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The GSK China row shows that lawyers should be more mindful of their role in a wider sense
Recent weeks have seen a stream of allegations of commercial bribery by GlaxoSmithKline (GSK) employees in China. The evening news here in Beijing broke the story by announcing that four senior executives of GSK China, including the legal director, had been detained in connection with the investigation.
A few days later video emerged of a vice-president of GSK China in custody explaining how cash payments were funnelled to doctors. GSK, with a turnover of £759m in China in 2012, promptly issued an apology and committed to co-operate with the investigation.
This seems to be the first time a major bribery investigation against a multinational in China has been initiated by the Chinese authorities rather than foreign regulators – typically the US Securities and Exchange Commission and Department of Justice enforcing the Foreign Corrupt Practices Act. Chinese legal scholars frequently bemoan the fact – now no longer true – that multinationals in China face more risk from overseas regulators than from those in China.
Some commentators ask if GSK is being singled out because it is a prominent foreign company in China, or if the compliance issues are due to complexities of Chinese business etiquette. These are reasonable concerns, yet they are also superficial and distract from the gravity of the alleged violations. Moreover, they direct our focus to factors beyond the control of management, much less in-house or external counsel.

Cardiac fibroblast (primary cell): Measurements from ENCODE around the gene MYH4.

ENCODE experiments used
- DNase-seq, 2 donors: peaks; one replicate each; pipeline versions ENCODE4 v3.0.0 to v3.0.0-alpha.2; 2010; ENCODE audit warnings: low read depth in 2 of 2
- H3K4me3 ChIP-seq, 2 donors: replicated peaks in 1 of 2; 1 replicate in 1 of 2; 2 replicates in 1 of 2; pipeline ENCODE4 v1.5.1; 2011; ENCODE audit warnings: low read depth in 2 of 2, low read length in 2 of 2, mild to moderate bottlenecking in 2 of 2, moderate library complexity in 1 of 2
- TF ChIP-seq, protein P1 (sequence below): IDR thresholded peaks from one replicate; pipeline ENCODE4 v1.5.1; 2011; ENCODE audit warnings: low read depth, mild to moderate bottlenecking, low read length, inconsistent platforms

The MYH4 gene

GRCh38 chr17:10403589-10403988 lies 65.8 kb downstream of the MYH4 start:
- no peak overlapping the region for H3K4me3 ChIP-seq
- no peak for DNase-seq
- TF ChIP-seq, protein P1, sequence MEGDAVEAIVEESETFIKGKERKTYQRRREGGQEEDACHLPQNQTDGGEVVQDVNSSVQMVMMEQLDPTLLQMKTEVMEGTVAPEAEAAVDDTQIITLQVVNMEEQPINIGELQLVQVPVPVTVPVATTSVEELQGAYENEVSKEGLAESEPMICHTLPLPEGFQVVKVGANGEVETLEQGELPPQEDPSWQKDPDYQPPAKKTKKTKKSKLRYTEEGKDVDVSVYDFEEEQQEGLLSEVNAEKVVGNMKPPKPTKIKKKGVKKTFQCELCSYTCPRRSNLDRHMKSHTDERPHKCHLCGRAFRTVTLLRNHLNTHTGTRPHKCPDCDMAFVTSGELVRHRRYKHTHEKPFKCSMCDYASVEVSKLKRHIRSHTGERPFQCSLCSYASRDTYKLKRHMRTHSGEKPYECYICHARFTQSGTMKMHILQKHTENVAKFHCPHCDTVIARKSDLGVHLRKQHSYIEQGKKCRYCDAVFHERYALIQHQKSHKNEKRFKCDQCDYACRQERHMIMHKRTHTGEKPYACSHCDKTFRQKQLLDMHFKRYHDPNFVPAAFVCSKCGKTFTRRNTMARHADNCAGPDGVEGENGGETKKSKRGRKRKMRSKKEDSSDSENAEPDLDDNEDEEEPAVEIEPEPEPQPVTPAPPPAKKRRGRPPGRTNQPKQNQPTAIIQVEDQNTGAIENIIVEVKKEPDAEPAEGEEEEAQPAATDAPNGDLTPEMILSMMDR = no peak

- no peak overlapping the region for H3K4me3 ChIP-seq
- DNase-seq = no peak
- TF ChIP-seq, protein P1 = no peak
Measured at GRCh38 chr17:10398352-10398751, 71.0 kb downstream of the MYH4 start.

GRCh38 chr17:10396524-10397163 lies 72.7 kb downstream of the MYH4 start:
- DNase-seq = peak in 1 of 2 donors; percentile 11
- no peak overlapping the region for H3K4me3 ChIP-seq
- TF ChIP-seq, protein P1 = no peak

As an in-house lawyer working in China I suggest we redirect our lens towards ourselves and consider our contribution to the wider social environment. Yes, even lawyers are a part of the social environment. This shapes us and, although we often forget, is greatly affected by us. Indeed, as Peter Senge notes in the management classic The Fifth Discipline, a key to addressing challenges in a dynamic environment is to realise that “your influence is broader than the limits of your own position”.
Do we as lawyers conceive of our role in this broader sense – as shapers of the culture, norms and processes of our organisation, industry and society – or merely as part of a marginalised support function? Do we survey emerging risks facing our organisation or only focus on those items that reach our inbox as contracts, disputes or approval requests? Are we engaged and curious about business trends or intellectually distant from market reality? Do we assess the compliance commitment of business leaders or merely track their attendance at training sessions?
The concept of contribution provides a framework for us to apply our legal skills and other talents to the betterment of our organisations and broader society. By asking ourselves if we are contributing to changes we want to see, we evaluate our own contribution and measure ourselves against an internal standard. In so doing, we bring greater coherence and consistency to our lives, and likely lessen the chance that our organisations will be featured on the evening news.